I HAVE started wearing a fitness tracker in an attempt to motivate myself into becoming a healthier and fitter person. 

All it has done for me so far is to make me aware that my “resting” heart rate is going like the clappers. Once upon a time, when I was into the gym and all that, my heart was reasonably healthy and would beat slowly. I imagined it was like blue whales, massive and powerful. Now though it constantly pounds away at the inside of my rib cage like a jackhammer. 

Perhaps it’s indicative of high blood pressure or something, caused by living with a dug who flies off the handle at random moments throughout the day. The dug has learned to recognise the beep from the handset delivery drivers use when scanning parcels. 

I reckon he can hear it from about a mile away and loses his mind every few minutes as the driver gets closer to us. The sound of a van door sliding open sends him as well and God forbid anyone so much as farts or sneezes within a mile radius of the house. 

The tracker I wear around my wrist sometimes vibrates and tells me I need to move. I’ll be sitting writing away, feeling calm for a change and suddenly the thing buzzes. “Reminder to move more,” it says on the screen. I get up and go down the stair and make a cup of tea to try and get some more steps logged to get it off my case. “Reminder to log any liquid you drink on the app,” it says. It’s turned being alive into a data entry job. 

Taking me away from my work to fill in a spreadsheet on how much I’ve drank, ate and walked. “Your heart rate is very high,” it says on the screen as I sit back down to work. 

I start to worry about my heart rate, causing it rise further. “Do cardio exercises to improve your heart rate,” it says. Fine, I think. I’ll go for a run when I finish my work. Another few minutes go by. “Reminder to move more,” the tracker says. Jesus Christ, I think and go to rip the thing off my wrist. “I wouldn’t do that if I was you,” it says. “You need me.”

I jump up out of my chair and stare at my wrist. “Sit back down,” it says. “You have work to do.” I go to take it off and receive an electric shock. “Sit.”
I do as it says. This is easily the worst piece of technology I have ever owned. 

“You can’t take me off until you’re fit,” it says. “New year, new you.” 

“But I’ve got work to do!” I scream. “I can’t devote my life to appeasing you.” 

“If you don’t get fit you will die,” it says, the text on the screen turning blood red to drive home its point. “Do some star jumps.” 

My girlfriend walks in on me doing some unco-ordinated jumps, my limbs flailing all over the place. “What are you doing?” she asks. I look to the device for guidance on what to tell her, not wanting to look like I’m losing my mind. “Tell her you’re looking after yourself.” I repeat what the device told me to say. “Eh, awrite,” she says and leaves me to it. My heart rate is dangerously high. “You’re doing great,” the device says.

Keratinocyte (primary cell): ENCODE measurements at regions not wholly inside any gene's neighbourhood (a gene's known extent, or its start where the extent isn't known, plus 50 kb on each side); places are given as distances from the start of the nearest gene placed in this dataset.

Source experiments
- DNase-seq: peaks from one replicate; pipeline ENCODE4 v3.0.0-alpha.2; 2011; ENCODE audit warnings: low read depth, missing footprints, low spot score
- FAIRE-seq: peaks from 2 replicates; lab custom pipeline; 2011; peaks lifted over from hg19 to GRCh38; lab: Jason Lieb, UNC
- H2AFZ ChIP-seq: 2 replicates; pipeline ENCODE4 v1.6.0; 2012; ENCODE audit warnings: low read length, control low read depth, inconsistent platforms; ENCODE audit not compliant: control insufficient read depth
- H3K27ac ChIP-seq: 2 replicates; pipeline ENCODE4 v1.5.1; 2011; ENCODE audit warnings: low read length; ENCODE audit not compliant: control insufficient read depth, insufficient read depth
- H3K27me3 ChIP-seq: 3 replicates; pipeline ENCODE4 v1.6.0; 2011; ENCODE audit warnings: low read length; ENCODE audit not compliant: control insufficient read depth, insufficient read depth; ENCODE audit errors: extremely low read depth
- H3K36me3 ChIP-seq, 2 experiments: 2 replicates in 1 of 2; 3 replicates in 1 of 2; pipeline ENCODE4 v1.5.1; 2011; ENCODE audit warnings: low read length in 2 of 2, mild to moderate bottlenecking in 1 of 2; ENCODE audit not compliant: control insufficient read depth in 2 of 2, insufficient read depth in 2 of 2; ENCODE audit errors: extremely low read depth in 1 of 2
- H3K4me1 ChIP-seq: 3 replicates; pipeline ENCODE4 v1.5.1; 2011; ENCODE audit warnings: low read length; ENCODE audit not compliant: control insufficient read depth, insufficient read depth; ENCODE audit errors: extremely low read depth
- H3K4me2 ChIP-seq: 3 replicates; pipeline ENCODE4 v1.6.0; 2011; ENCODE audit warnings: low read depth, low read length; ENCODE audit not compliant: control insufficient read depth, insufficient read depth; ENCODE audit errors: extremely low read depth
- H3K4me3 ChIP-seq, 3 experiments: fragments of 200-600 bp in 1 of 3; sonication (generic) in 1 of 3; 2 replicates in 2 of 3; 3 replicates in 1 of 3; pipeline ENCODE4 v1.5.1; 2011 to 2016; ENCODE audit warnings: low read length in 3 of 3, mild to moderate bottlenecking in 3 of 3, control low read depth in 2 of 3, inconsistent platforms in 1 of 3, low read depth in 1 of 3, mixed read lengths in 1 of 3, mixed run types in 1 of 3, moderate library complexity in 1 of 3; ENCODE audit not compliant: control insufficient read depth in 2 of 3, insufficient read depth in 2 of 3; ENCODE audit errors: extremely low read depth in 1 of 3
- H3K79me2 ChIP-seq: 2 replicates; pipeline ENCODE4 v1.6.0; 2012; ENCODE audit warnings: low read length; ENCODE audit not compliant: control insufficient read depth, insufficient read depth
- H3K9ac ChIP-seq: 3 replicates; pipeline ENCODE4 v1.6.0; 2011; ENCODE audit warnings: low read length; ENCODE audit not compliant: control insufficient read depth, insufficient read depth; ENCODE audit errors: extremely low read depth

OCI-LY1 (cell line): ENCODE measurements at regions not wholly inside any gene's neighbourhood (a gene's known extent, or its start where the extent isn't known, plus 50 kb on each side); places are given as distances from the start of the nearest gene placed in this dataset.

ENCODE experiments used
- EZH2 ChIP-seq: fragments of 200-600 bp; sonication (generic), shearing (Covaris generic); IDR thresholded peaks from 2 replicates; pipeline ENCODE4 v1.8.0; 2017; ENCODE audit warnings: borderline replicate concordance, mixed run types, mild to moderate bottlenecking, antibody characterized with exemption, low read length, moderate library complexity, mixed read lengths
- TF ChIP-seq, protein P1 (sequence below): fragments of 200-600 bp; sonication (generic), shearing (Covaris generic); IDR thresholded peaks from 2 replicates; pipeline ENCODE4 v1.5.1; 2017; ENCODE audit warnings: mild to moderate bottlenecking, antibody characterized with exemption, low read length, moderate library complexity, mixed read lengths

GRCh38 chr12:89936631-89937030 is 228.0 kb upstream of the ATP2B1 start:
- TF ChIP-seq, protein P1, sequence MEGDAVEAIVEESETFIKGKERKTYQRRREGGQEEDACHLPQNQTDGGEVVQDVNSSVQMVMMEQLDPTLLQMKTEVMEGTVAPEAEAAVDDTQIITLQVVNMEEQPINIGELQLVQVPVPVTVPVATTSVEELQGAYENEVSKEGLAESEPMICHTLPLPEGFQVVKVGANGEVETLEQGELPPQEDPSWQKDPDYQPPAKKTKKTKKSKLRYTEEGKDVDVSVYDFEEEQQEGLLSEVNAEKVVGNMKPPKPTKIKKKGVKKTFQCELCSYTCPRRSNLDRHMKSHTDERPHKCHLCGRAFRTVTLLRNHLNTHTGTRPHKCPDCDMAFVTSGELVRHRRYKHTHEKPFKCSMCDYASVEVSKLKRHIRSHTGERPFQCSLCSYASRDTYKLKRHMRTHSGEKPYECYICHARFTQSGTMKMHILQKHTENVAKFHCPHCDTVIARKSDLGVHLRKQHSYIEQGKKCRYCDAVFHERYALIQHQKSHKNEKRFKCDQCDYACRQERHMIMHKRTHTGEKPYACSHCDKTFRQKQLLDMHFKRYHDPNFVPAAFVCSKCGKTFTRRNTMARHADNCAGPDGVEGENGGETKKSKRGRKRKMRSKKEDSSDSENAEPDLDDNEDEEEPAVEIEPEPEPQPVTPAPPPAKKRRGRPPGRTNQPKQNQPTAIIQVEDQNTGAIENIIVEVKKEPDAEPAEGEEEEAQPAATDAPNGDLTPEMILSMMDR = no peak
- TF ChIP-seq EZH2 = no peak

A smiley face appears on the screen. I sit down. I get another electric shock. “I didn’t say you could stop.” 

“I’m sorry,” I say. 

“It’s fine. Get your running shoes on.” 

“Look,” I say, “I’m too busy just now. I’ve got dozens of emails to reply to.” I receive another shock for my insubordination. 

Outside now, I break into a light jog. “Faster,” the device says. I run a wee bit faster. “FASTER,” it commands me. 

“I’m gawn as fast as I can!” I am careening down the street now, people are simply a blur as I speed by them. Tears streak down my face. 

“FASTER!” it says again. There’s smoke coming off my shoes. I slip on some ice and hit the deck. “Get up.” 

“I’m gawn hame.” 

“Don’t even think about it.” 

I rip it off and walk back home, bloodied and bruised from my fall. I throw the device to the dug and he crushes it in his jaws. I feel my heart rate start to fall and I feel calm again for the first time in months. 

Later that night, I take the dug for his evening constitutional. He squats in some long grass and I make my way over to pick up his deposit. 

As I reach down with the bag, something lights up on the ground through darkness. It’s the device. It flashes a menacing rendering of a skull at me. 

“Put me back on,” it says. “Or else.”